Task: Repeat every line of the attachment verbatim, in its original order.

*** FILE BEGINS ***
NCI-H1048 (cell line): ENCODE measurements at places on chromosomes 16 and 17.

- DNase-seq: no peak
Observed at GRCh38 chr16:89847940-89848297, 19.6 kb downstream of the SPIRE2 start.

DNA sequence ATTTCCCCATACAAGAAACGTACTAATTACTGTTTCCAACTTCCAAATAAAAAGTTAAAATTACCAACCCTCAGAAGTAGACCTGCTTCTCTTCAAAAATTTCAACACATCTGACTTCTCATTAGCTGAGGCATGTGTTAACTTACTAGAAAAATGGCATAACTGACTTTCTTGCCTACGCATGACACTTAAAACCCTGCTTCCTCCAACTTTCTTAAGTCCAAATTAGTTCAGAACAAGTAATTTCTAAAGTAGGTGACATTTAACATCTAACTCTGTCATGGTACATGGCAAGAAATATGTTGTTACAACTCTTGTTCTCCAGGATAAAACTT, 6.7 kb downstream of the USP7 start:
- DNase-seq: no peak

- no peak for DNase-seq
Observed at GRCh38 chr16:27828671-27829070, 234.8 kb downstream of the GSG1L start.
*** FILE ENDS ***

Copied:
NCI-H1048 (cell line): ENCODE measurements at places on chromosomes 16 and 17.

- DNase-seq: no peak
Observed at GRCh38 chr16:89847940-89848297, 19.6 kb downstream of the SPIRE2 start.

DNA sequence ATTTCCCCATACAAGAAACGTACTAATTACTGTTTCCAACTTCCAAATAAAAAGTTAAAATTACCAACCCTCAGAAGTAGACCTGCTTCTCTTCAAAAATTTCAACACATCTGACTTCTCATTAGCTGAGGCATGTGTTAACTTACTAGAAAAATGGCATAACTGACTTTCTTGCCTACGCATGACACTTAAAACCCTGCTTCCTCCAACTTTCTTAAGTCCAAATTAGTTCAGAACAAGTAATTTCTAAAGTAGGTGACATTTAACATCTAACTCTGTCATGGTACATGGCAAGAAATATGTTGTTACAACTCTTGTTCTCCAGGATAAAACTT, 6.7 kb downstream of the USP7 start:
- DNase-seq: no peak

- no peak for DNase-seq
Observed at GRCh38 chr16:27828671-27829070, 234.8 kb downstream of the GSG1L start.